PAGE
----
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Peacock to debut three Olympics-focused docs in runup to Beijing

“Meddling” will look at how two teams won gold medals in the pairs figure skating competition at the '02 Salt Lake City GamesGETTY IMAGES

NBCUniversal’s Peacock beginning on Feb. 4 will "debut three original documentaries about Olympic athletes" as part of the runup to the Beijing Games, according to Addie Morfoot of VARIETY. The first new doc, “Meddling,” will begin streaming on Jan. 6. The four-part docuseries, directed by Todd Kapostasy, "explores the 2002 Salt Lake City Olympic pairs figure skating scandal." Exec produced by Tara Lipinski, the series will examine what led to two teams -- Russia’s Elena Berezhnaya/Anton Sikharulidze and Canada's Jamie Sale/David Pelletier -- "winning the gold medal after French figure skating judge Marie-Reine Le Gougne said that she had been pressured to put the Russians in first." On Jan. 21, Frank Marshall and Lindsey Vonn’s “Picabo” will stream on Peacock. The one-off doc will "chronicle the life of 1998 Olympic alpine skiing gold medalist Picabo Street." Marshall and Vonn also served as exec producers on the project. “American Rock Stars,” debuting Jan. 26, is narrated by actor Nick Offerman and directed by Scott Boggins. The four-part series is a "behind the scenes look at the 2018 Olympic gold medal men’s curling team as they prepare for the 2022 Winter Olympics" (VARIETY.com, 1/3).

WWE HELPING GROW PEACOCK: PUCK.news’ Matt Belloni noted NBCUniversal last March took over WWE Network and its 1.1. million subscribers, 1 million of whom "successfully converted to Peacock subscribers." More than 3 million Peacock subs have "watched WWE content since it moved over in March," and more than half of those 3 million subs "indicated that they signed up 'because of WWE'" (PUCK.news, 1/3).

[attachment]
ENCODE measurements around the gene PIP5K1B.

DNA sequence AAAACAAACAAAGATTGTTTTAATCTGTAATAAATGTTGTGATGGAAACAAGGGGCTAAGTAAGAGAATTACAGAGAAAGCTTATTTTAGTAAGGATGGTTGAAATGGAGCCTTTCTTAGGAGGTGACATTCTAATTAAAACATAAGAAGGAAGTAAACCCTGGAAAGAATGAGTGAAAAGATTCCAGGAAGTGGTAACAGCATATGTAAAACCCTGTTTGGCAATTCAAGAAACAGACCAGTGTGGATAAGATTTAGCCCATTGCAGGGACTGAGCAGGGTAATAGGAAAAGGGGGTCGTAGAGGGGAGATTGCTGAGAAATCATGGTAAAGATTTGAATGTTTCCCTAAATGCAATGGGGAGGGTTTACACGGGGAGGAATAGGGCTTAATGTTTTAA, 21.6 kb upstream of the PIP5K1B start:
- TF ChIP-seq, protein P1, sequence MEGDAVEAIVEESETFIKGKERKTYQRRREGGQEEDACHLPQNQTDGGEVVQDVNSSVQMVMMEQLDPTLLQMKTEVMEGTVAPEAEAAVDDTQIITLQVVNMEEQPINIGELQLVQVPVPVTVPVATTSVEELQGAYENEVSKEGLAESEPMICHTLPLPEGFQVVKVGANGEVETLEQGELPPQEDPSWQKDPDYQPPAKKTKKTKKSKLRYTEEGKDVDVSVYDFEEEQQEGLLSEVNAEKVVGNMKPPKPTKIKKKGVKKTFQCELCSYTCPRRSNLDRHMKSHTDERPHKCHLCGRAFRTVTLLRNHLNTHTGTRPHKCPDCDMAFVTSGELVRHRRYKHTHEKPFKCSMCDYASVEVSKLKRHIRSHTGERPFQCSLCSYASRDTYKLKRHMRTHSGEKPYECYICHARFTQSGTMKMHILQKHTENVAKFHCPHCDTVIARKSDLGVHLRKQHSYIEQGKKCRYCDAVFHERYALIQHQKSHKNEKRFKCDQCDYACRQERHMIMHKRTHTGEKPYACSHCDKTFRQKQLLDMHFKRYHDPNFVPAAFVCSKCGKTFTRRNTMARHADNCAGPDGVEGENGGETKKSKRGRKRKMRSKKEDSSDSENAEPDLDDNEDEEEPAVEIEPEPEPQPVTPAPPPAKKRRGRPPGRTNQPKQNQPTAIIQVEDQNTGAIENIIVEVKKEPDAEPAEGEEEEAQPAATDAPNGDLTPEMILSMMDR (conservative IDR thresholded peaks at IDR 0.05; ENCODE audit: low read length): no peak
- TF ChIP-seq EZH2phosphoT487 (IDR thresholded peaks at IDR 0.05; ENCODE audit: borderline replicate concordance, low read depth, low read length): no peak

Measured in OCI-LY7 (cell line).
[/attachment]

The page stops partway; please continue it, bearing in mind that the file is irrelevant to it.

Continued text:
SBJ Spotlight: TikTok’s threat to traditional sports media

While tech companies are consumed with finding ways to compete with TikTok, almost no one in conventional media “spends any time talking about it,” said Recode senior correspondent Peter Kafka in an Spotlight interview with SBJ’s John Ourand. “To me, that’s just an obvious disconnect.” Kafka authored a recent column headlined, “It’s TikTok’s world. Can TV live in it?” He said the main response to TikTok’s growth from traditional media execs has been to “punt and hope it’s someone else’s problem a quarter from now or two years from now.” But Kafka said that ignores the trend of conventional broadcast audiences growing older while a billion younger consumers spend most of their media time watching short video after short video. “If you’re in the business of getting anyone under the age of 30 to look at what you’re putting on a screen, you have to think about the fact that you’re probably asking them to put down TikTok and watch your thing instead,” said Kafka. “That’s a very difficult ask. … [TikTok] is insanely addictive.”

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